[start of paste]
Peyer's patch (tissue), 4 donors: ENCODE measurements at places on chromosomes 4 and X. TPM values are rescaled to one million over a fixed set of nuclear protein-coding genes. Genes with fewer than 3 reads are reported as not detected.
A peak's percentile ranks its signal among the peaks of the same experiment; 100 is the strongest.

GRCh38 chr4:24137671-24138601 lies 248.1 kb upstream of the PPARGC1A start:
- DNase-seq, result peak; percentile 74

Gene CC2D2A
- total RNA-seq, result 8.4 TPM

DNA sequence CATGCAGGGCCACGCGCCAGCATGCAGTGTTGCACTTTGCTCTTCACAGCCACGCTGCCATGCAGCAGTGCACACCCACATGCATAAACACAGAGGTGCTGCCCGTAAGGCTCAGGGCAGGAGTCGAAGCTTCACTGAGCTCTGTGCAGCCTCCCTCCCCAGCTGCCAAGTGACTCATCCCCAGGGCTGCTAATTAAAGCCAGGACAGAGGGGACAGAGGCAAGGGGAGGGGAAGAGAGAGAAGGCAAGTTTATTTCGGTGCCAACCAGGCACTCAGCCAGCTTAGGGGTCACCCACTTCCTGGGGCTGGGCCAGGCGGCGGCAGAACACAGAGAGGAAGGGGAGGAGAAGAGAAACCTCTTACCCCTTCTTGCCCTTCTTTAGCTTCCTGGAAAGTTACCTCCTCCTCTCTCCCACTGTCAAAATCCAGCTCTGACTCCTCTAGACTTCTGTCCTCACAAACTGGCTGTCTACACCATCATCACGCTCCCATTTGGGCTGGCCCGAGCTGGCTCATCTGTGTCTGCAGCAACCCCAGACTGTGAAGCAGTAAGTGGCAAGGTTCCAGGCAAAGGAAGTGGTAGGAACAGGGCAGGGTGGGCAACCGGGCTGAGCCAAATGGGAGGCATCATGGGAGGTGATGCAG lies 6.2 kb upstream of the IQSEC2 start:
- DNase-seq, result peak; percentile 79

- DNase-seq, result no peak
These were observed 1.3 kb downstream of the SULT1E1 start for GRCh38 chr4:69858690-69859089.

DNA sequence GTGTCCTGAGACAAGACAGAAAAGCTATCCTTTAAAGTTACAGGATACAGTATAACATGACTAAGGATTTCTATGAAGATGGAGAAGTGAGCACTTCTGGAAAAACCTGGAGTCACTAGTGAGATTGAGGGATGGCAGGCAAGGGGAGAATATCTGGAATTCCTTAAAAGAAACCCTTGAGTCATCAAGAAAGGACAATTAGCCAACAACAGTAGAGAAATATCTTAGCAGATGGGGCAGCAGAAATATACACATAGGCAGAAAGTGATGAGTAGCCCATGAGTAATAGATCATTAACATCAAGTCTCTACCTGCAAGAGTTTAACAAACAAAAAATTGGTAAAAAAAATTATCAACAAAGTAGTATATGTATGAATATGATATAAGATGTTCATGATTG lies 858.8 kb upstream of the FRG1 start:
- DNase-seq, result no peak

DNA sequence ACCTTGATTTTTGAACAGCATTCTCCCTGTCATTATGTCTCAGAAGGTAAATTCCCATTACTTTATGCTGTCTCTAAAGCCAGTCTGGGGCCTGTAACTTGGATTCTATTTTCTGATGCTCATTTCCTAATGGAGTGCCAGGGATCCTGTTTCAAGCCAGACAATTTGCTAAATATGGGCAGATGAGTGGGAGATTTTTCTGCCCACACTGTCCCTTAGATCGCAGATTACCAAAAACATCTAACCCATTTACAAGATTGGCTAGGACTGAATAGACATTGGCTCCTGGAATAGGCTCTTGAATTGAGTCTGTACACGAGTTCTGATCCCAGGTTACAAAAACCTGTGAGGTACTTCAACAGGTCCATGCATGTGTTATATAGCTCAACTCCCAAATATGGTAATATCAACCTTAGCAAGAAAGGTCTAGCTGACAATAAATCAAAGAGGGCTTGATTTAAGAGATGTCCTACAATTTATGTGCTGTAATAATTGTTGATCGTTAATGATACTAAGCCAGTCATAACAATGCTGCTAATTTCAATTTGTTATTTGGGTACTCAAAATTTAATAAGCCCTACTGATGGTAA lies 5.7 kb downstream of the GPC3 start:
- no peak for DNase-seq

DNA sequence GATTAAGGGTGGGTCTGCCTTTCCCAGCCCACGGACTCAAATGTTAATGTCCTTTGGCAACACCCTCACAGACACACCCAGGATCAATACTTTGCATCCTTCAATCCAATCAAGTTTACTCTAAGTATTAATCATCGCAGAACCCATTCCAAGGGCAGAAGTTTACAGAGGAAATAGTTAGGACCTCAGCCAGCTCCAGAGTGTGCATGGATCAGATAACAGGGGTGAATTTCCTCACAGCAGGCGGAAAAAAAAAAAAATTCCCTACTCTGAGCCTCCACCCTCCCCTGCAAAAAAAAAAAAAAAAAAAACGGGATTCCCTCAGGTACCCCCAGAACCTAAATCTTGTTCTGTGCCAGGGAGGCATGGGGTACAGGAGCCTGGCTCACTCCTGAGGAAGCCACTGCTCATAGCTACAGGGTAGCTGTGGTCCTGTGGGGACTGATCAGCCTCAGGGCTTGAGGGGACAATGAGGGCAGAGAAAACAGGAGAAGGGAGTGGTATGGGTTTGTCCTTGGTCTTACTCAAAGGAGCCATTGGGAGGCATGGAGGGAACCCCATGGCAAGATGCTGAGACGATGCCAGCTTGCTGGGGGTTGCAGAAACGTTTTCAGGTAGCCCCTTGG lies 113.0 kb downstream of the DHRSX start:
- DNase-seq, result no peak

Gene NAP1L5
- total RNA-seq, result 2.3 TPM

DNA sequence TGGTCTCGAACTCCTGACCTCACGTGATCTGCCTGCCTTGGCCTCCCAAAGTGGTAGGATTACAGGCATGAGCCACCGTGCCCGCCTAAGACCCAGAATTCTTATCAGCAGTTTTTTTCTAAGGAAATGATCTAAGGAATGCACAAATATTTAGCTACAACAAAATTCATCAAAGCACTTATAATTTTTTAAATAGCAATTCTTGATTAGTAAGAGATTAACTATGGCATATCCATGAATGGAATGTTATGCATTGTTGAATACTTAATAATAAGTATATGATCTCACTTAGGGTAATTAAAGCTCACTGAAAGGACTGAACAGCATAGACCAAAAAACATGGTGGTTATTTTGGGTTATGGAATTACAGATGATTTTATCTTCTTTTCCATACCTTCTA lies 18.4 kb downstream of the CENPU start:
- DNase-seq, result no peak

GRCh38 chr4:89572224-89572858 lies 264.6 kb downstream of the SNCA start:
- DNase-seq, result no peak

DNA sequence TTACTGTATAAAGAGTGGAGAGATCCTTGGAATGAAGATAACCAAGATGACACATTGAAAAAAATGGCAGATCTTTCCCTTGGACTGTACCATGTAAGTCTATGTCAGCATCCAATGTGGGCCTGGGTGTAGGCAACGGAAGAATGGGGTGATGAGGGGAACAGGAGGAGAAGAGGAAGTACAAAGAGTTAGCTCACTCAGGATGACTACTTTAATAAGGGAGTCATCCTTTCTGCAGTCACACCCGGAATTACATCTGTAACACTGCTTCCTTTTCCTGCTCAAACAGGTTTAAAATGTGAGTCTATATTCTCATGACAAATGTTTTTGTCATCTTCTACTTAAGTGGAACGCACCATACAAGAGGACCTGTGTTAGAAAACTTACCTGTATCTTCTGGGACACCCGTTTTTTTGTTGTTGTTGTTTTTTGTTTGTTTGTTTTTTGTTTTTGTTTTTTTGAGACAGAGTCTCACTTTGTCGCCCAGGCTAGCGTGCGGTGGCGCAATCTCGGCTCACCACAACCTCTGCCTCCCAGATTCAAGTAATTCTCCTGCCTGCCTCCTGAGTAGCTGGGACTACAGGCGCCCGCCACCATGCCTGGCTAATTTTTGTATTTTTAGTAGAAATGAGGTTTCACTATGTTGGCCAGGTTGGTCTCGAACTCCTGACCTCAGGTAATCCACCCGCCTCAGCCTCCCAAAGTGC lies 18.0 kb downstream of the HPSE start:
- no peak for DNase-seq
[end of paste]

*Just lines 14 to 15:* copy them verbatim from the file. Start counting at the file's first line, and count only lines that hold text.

- no peak for DNase-seq

DNA sequence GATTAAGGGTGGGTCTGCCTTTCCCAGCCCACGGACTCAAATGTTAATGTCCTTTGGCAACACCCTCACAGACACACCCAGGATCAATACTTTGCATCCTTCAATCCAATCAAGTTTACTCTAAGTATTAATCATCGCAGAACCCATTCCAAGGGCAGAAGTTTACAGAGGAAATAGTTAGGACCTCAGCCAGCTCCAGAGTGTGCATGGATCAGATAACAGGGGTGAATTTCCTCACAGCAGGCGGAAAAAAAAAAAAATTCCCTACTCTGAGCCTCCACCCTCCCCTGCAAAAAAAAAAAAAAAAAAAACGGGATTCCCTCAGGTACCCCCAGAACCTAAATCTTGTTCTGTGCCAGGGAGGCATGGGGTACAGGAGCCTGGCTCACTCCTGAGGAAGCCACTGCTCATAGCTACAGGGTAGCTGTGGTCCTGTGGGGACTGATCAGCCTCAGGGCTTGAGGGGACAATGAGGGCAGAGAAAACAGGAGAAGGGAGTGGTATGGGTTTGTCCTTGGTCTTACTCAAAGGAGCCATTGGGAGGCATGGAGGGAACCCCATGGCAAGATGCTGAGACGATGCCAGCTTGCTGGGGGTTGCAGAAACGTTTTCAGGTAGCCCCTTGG lies 113.0 kb downstream of the DHRSX start: